The federal and provincial governments have joined with the Tŝilhqot’in National Government and the six Tŝilhqot’in communities to celebrate the signing of the Gwets’en Nilt’i Pathway Agreement (“Towards it, We are Striving”), a historic reconciliation agreement to support Tŝilhqot’in self-determination, five years after the landmark judgment of the Supreme Court of Canada in the Tŝilhqot’in Nation Decision.
Leaders from the Tŝilhqot’in Nation, along with Carolyn Bennett, federal Minister of Crown-Indigenous Relations; Jonathan Wilkinson, federal Minister of Fisheries and Oceans and the Canadian Coast Guard; and Scott Fraser, British Columbia’s Minister of Indigenous Relations and Reconciliation; have signed the new five-year Gwets’en Nilt’i Pathway Agreement. The six Tŝilhqot’in Nation signatories included Chief Joe Alphonse, Tribal Chair (Tl'etinqox); Chief Russell Myers Ross, Vice Chair (Yuneŝit’in); Chief Francis Laceese (Tl'esqox); Chief Roy Stump (ʔEsdilagh); Chief Otis Guichon (Tŝideldel); and Chief Jimmy Lulua (Xeni Gwet'in).
The Tsilhqot’in Nation Decision declared Aboriginal title for the first time in Canada, in the homeland of the Tŝilhqot’in peoples. Since that time, the federal and provincial governments have worked separately with the Tŝilhqot’in Nation to implement the Tŝilhqot’in Nation Decision and to chart a path to lasting reconciliation. The new agreement brings all three parties to the table to continue their work together.
The purpose of the Gwets’en Nilt’i Pathway Agreement is to bring transformative change to the lives of the Tŝilhqot’in peoples and to the relationship between the Tŝilhqot’in Nation, Canada and British Columbia. It is the first tripartite reconciliation agreement of its kind in the province.
A core principle of the agreement is to support the self-determination of the Tŝilhqot’in Nation. This agreement is a tangible expression of the UN Declaration on the Rights of Indigenous Peoples, which recognizes every Nation has unique and distinct paths to self-determination.
The agreement commits the Nation and the provincial and federal governments to sustained progress on eight Tŝilhqot’in priorities: Tŝilhqot’in governance; language and culture; children and families; healthy communities; justice; education and training; Tŝilhqot’in Nen (lands, water and resources); and economic development.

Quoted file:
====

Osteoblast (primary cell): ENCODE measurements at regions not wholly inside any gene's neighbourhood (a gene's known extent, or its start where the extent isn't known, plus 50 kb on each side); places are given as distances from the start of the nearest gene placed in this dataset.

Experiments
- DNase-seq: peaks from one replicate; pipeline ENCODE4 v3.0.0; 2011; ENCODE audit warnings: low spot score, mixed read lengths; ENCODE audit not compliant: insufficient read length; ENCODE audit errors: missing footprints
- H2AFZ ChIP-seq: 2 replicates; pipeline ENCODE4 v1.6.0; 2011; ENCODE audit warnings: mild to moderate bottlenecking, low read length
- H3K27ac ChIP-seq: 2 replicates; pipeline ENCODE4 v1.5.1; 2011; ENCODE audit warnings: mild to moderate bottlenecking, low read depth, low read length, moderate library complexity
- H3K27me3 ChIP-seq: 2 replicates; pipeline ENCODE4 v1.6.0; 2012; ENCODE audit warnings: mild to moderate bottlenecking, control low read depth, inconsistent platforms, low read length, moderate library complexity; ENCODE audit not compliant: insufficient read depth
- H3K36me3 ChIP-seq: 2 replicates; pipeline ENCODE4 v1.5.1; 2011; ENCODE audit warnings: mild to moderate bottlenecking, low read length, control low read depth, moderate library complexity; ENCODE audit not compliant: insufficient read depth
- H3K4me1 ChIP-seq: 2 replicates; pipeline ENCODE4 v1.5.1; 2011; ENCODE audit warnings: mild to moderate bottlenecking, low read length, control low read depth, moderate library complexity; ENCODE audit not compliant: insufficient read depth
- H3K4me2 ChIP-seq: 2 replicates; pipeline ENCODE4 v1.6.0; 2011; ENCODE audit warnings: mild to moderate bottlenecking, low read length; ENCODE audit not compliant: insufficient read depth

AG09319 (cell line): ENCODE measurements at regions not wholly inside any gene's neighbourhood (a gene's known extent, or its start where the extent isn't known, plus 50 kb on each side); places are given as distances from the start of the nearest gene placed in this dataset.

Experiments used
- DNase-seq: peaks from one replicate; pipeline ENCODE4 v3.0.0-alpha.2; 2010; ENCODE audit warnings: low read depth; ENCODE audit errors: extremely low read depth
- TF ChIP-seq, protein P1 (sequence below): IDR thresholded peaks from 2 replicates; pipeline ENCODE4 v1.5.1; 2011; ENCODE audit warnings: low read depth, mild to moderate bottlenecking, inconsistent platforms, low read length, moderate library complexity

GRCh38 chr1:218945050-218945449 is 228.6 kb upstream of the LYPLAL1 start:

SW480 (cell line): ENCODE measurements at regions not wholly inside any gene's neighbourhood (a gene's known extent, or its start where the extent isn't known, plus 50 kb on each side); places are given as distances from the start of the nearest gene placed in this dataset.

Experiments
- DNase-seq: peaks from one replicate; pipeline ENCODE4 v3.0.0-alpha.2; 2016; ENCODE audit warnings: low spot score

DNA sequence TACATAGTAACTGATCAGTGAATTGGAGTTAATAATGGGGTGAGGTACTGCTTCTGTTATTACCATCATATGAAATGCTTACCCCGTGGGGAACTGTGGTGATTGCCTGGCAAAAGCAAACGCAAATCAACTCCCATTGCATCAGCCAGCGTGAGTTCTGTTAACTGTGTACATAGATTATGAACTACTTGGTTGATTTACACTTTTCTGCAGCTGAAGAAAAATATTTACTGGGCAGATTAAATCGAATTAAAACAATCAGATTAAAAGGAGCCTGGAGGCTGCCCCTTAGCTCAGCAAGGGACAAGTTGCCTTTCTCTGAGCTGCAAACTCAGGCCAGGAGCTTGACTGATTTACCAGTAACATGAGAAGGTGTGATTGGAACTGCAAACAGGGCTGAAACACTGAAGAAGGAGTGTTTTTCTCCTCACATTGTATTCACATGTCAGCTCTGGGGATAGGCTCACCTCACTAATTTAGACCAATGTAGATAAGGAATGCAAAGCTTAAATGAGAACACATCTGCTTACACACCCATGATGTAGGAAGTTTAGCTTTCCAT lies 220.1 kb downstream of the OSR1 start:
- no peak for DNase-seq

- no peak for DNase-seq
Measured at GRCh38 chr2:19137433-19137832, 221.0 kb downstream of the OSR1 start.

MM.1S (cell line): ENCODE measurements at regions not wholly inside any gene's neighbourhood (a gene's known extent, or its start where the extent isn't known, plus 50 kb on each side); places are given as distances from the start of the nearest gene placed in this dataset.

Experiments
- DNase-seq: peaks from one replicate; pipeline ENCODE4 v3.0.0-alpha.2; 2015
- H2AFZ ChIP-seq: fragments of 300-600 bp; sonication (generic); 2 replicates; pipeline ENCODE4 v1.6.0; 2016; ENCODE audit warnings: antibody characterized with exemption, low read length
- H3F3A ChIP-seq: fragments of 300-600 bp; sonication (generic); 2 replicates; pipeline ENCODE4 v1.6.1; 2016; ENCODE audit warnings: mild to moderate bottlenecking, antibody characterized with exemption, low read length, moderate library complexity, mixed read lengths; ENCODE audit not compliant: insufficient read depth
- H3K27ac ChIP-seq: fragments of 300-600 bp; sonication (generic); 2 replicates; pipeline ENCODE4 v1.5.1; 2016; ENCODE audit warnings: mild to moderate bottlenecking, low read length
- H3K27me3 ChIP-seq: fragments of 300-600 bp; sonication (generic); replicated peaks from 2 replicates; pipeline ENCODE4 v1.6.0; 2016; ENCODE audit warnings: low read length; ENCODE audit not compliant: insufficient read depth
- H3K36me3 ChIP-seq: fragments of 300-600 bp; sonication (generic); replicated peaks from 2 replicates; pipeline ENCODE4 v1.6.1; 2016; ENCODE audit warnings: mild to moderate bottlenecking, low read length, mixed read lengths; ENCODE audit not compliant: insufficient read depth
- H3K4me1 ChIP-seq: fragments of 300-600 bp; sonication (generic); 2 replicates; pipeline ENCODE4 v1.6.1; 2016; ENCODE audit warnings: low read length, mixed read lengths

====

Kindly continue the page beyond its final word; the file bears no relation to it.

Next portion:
Recognizing the social and cultural importance of fisheries to the Tŝilhqot’in Nation, the agreement will also support the role of the Tŝilhqot’in Nation in stewardship, monitoring and fisheries management of Tŝilhqot’in fisheries.
The agreement will also support negotiations over the next five years to effect the practical transition to Tŝilhqot’in governance in the declared title area as recognized in the Tŝilhqot’in Nation Decision.
Chief Joe Alphonse, Tl’etinqox Government Tribal Chair, Tŝilhqot’in National Government –
“We have spent decades fighting in courts and on the front lines to protect our lands and our way of life. That fight is who we are as Tŝilhqot’in peoples – it is passed down directly from our Tŝilhqot’in war chiefs of 1864-65. But we also want to see a better future for our children, a better life. That is what this Agreement is about: building a better future for our people, based on our priorities and our solutions. We commend the prime minister, Minister Bennett and the Government of Canada for following through on the commitments made to our people when they came to declared title lands to deliver the statement of exoneration for our war chiefs. We are ready to be the authors of our own future as Tŝilhqot’in peoples.”
Scott Fraser, B.C.'s Minister of Indigenous Relations and Reconciliation –
“The landmark Tsilhqot’in Nation Decision builds on what the courts have stated time and again, that Aboriginal Title and Rights exist and must be respected by all levels of government. The Gwets’en Nilt’i Pathway Agreement builds on the collaborative work between B.C. and TNG since the 2014 decision and moves it forward – with our federal partners now participating – so that we can continue working together to turn the spirit and words of the court decision into tangible action that will benefit the Tsilhqot’in Nation and all residents of the Chilcotin.”
Carolyn Bennett, federal Minister of Crown-Indigenous Relations –
“Today, the Tŝilhqot’in Nation takes an historic step forward as they rebuild their nation and advocate for their people. The Gwets’en Nilt’i Pathway Agreement exemplifies true partnership in a Government-to-Government and Nation-to-Nation relationship grounded in Indigenous leadership, vision and self-determination.”